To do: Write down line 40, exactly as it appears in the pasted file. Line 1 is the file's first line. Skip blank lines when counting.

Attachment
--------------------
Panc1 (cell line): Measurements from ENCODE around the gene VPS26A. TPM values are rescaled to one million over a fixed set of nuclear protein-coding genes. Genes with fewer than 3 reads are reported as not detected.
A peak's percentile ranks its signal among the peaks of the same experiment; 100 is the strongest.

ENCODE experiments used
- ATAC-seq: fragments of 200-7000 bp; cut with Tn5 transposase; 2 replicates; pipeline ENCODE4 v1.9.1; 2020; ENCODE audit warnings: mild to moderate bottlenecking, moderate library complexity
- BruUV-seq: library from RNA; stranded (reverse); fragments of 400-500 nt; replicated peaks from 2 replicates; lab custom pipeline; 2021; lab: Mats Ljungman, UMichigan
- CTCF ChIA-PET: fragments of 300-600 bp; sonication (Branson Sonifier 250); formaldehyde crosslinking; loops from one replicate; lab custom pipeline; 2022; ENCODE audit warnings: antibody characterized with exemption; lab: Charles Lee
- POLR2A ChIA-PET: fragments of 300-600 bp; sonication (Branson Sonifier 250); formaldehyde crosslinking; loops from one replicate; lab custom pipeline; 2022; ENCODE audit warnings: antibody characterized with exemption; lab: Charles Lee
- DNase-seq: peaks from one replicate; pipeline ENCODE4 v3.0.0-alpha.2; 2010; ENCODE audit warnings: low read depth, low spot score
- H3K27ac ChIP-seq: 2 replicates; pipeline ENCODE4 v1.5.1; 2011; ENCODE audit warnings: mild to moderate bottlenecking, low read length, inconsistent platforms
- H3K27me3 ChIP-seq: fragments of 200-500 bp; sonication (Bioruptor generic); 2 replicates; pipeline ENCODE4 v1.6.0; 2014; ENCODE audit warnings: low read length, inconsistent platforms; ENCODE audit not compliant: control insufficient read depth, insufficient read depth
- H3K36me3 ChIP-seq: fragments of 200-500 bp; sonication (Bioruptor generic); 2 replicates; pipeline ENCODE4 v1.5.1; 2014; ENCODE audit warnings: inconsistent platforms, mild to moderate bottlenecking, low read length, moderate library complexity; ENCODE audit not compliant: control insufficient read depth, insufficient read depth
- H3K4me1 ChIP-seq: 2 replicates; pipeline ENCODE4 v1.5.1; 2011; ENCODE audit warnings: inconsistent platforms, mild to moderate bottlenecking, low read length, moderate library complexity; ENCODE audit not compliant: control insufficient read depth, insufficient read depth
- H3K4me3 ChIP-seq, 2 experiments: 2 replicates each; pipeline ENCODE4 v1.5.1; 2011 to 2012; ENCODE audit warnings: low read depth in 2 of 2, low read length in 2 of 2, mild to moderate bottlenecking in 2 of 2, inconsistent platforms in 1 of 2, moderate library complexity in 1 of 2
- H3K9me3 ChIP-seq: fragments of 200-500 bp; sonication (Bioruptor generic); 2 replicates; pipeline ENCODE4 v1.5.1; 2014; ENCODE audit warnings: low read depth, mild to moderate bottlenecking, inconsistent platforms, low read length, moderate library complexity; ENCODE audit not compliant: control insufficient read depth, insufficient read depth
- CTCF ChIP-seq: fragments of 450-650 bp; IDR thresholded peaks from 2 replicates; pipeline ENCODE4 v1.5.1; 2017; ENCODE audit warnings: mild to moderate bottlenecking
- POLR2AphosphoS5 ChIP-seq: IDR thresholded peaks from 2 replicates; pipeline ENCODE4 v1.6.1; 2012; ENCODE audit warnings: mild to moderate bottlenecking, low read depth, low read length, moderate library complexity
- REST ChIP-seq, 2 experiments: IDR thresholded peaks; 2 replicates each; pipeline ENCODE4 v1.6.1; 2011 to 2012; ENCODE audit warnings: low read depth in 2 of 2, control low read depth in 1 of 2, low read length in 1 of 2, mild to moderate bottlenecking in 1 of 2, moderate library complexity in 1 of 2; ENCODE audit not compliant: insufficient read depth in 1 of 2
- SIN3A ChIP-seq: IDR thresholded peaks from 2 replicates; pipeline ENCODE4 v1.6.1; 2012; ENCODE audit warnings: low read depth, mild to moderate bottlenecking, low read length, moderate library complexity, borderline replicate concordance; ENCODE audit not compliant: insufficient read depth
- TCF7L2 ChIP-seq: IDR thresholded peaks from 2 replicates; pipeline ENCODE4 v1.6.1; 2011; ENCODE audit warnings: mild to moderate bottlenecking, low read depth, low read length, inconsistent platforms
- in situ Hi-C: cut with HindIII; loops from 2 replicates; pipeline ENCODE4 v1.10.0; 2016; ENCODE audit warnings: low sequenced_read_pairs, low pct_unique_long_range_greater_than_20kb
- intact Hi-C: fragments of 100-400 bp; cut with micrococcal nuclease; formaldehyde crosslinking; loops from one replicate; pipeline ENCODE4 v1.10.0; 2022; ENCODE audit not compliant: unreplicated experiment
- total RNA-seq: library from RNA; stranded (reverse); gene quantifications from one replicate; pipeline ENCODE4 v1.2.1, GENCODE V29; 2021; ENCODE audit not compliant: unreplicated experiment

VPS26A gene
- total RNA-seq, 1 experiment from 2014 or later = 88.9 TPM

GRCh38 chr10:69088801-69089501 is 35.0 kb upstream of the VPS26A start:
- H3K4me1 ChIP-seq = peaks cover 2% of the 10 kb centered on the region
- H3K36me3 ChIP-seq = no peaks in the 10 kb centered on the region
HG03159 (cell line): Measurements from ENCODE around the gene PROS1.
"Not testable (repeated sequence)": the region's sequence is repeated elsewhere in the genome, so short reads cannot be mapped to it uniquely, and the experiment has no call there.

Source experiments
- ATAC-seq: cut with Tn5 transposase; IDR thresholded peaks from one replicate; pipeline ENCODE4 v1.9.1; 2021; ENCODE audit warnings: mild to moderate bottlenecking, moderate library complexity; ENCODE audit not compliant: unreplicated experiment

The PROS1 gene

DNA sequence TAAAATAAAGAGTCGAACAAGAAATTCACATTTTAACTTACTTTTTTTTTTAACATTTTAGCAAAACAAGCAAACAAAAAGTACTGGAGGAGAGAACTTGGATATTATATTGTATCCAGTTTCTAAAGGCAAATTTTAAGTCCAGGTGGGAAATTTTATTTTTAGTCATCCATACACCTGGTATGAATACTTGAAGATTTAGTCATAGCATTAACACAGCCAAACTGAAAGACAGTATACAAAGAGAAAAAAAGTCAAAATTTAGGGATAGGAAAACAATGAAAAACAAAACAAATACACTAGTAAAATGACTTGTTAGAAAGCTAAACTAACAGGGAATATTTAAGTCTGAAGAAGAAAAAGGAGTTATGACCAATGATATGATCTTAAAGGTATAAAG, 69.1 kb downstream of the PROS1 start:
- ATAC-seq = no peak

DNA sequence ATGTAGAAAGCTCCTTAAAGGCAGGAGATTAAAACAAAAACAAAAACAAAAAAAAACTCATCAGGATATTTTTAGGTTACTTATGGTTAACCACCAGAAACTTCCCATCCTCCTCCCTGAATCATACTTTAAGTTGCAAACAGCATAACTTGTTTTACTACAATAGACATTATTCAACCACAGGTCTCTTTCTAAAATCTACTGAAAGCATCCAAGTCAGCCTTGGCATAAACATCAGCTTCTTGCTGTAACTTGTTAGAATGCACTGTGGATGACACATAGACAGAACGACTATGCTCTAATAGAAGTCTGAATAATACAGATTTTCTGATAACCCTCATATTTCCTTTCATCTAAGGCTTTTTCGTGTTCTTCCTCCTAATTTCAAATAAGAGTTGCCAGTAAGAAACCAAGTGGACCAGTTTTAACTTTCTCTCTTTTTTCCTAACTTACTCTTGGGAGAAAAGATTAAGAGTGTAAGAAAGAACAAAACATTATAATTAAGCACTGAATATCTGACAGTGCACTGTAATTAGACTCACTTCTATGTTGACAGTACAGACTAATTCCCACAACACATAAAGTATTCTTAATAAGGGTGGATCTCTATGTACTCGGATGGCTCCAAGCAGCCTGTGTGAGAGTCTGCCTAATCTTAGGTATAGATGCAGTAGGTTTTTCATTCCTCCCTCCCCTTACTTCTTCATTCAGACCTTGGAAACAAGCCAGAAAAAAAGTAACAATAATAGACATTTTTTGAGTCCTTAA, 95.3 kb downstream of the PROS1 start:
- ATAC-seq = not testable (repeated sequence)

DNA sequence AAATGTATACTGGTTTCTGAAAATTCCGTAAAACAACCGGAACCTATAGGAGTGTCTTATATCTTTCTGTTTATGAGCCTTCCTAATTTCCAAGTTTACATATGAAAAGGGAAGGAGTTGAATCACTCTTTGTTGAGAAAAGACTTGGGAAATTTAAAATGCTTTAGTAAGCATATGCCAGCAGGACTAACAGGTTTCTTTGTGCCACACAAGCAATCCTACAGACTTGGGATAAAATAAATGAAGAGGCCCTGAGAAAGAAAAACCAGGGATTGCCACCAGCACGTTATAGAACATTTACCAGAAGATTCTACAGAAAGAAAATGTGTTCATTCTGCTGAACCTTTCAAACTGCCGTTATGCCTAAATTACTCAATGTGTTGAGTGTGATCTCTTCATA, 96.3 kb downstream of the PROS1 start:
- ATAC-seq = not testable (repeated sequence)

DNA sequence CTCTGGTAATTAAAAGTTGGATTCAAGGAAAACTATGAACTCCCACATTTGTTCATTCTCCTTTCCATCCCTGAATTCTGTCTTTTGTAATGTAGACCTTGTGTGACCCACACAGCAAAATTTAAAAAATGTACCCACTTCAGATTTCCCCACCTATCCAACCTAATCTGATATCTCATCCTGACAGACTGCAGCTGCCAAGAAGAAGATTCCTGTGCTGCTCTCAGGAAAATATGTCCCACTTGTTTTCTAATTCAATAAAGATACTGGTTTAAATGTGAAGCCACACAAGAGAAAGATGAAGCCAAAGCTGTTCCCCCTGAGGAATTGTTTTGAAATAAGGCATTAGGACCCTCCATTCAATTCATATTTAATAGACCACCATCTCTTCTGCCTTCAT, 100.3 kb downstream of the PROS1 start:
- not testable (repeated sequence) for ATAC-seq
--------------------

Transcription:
- not testable (repeated sequence) for ATAC-seq